Let me explain.

I do not have any fear that Pastor Jeffress wants to ban Mormonism or Mormons from the United States. I suspect that he values and defends the sort of liberty that allows the United States to tolerate the religious practices of a host of believers, including Mormons. In other words, I doubt that Pastor Jeffress would actually support legislation to suppress Mormonism or Roman Catholicism. He is a good American (read: tolerant).

But what Jeffress seems to miss is that his view implies that only a Christian magistrate may enforce or uphold religious toleration. In other words, only a Christian can properly tolerate idolatry or oversee the sort of freedom that allows many Americans to violate God’s law. In which case, his test for office puts believers in the awkward position of having a duty to approve of false religion and wickedness.

It is a breathtaking reversal of the older Protestant teachings on the magistrate. Formerly, the churches taught that the magistrate needed to uphold the true religion, suppress false faith, and punish wickedness. They were not explicit about requiring a Christian to hold office, though it’s hard to imagine how a non-church member could ever hold office under a Constantinian arrangement. Now in the American context, evangelical Protestants are so attached to their nation’s ideals and its alleged Christian roots that they require a Christian to hold office and perform functions that do the exact opposite of what the older Reformed creeds taught – protect freedom to disobey Scripture.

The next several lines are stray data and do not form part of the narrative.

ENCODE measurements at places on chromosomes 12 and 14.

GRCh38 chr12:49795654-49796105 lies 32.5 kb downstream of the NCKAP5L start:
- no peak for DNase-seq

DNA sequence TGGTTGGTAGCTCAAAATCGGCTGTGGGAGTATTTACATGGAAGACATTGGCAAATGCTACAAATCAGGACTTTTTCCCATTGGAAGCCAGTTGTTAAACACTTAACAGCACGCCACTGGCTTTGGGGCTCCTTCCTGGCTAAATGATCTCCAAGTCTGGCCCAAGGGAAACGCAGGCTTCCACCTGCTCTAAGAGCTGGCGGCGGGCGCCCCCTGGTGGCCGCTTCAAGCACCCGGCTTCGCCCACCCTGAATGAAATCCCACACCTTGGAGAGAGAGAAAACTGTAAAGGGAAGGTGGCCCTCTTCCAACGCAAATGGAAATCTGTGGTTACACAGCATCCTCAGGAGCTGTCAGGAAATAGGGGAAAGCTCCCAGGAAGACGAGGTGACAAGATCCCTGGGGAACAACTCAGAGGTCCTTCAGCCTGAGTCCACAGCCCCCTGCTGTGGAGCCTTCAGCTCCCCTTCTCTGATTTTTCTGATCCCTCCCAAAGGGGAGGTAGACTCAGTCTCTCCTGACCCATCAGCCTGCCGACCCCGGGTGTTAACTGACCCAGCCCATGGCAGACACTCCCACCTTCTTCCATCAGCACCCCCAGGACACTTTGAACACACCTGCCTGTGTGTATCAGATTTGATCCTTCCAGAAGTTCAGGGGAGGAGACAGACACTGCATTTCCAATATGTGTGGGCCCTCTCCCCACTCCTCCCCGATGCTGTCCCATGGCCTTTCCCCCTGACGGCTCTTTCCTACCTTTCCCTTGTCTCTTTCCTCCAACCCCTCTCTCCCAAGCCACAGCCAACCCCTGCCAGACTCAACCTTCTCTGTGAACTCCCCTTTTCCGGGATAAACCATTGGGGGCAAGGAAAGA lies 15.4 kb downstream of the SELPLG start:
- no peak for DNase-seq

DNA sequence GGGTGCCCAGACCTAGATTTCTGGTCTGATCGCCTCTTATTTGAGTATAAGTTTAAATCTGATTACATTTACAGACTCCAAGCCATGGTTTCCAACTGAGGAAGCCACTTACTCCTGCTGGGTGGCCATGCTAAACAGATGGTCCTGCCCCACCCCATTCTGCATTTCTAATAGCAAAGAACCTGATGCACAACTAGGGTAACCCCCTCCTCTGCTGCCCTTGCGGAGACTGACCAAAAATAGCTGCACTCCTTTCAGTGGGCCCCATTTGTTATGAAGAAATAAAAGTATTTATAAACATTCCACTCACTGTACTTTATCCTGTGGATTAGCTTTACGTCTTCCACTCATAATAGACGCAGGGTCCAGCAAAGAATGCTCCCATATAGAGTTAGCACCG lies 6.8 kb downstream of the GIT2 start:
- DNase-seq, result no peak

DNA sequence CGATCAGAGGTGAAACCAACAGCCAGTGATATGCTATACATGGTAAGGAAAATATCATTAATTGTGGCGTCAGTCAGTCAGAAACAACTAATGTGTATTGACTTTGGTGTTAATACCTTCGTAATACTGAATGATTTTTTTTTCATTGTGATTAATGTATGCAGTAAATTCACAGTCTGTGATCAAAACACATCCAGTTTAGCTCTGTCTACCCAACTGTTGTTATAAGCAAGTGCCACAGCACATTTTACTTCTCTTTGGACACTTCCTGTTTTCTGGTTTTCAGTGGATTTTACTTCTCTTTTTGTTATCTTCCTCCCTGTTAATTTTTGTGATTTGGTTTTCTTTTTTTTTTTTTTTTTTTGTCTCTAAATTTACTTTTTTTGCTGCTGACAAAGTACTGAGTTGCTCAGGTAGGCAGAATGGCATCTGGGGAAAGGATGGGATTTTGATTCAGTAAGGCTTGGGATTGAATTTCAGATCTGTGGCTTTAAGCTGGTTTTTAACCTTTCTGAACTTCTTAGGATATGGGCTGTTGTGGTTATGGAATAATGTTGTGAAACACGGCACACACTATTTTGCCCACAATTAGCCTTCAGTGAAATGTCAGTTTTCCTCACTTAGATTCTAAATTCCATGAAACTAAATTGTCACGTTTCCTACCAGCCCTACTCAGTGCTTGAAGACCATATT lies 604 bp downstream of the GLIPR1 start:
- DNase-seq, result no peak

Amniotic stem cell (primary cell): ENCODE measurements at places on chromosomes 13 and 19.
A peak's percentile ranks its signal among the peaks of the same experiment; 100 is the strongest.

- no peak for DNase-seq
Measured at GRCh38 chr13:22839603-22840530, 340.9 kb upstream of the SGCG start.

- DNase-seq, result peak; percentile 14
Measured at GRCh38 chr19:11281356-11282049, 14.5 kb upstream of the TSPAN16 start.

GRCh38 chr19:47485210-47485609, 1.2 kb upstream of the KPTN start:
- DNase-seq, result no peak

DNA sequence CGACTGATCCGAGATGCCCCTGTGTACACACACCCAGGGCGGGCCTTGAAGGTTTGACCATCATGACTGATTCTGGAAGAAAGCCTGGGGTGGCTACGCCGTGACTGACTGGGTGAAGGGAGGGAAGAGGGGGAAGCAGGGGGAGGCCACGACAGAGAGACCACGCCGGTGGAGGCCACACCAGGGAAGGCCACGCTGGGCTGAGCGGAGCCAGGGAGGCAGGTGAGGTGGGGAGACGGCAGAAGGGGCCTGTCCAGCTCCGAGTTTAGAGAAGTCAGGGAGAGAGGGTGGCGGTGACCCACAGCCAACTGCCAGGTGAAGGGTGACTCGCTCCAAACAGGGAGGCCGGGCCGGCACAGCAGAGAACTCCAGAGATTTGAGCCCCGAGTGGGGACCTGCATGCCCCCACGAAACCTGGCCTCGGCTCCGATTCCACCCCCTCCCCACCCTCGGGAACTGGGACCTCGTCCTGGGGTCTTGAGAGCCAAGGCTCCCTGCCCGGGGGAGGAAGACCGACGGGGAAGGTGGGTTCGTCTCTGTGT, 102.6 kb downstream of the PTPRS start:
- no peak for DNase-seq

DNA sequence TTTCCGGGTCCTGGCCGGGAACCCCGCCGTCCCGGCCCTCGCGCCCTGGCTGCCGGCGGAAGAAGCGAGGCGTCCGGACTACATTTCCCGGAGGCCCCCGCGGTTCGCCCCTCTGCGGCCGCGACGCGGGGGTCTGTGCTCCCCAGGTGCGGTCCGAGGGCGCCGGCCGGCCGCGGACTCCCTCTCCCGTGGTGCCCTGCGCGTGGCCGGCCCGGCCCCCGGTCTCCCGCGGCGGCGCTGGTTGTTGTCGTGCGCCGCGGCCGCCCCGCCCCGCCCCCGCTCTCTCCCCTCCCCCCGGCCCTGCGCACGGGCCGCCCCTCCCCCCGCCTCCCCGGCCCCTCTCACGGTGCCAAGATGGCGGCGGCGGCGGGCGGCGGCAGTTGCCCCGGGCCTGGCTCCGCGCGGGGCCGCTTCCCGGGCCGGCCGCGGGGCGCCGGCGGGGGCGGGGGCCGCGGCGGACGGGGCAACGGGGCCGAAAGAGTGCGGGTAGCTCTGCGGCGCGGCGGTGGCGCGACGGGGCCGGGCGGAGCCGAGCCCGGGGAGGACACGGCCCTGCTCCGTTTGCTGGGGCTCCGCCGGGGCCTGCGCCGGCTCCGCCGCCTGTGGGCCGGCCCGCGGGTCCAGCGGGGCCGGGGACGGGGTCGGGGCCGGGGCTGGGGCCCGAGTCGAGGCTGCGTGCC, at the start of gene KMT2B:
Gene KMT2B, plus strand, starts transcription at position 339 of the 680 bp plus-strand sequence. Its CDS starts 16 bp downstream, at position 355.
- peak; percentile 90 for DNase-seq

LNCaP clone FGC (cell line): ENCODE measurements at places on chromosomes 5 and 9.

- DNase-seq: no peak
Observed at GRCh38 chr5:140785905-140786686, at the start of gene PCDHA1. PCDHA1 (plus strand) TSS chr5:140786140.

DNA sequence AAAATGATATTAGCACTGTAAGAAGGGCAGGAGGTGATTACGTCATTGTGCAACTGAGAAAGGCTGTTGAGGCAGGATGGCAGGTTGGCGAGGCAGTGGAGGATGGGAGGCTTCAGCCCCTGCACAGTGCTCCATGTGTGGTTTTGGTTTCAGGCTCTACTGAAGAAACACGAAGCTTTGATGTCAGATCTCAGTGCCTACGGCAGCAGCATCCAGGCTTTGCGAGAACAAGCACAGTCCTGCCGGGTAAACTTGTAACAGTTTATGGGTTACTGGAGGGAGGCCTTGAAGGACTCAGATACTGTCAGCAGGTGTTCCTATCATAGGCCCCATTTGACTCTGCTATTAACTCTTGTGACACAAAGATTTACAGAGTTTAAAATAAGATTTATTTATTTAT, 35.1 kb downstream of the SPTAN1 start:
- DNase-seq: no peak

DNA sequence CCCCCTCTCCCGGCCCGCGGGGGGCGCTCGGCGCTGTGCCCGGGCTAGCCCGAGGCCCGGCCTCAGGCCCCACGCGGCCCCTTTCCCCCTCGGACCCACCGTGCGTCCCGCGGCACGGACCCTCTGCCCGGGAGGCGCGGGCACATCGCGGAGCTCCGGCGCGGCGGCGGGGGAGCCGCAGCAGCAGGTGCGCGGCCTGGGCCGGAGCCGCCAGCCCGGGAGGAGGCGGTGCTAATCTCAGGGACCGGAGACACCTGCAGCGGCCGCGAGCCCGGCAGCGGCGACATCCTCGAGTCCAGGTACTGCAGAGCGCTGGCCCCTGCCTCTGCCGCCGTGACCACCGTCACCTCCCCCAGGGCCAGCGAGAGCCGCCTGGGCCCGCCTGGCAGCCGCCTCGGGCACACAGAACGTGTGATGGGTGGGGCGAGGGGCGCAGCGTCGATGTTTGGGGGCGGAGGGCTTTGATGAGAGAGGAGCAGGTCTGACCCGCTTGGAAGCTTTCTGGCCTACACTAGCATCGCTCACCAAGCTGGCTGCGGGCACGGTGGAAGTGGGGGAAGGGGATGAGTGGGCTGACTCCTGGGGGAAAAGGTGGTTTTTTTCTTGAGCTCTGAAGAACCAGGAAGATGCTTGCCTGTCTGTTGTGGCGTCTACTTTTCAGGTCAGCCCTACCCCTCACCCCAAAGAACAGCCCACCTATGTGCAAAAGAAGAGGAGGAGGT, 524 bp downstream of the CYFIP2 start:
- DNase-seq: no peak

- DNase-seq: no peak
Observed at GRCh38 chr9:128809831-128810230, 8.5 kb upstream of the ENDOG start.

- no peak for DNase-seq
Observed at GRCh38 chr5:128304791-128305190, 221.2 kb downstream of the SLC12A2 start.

This argument would have gotten the average citizen, magistrate, or pastor banished (at least) from Geneva or Scotland. In the United States it is part of the warp and woof of our Protestant civil religion. Should be a fun presidential season.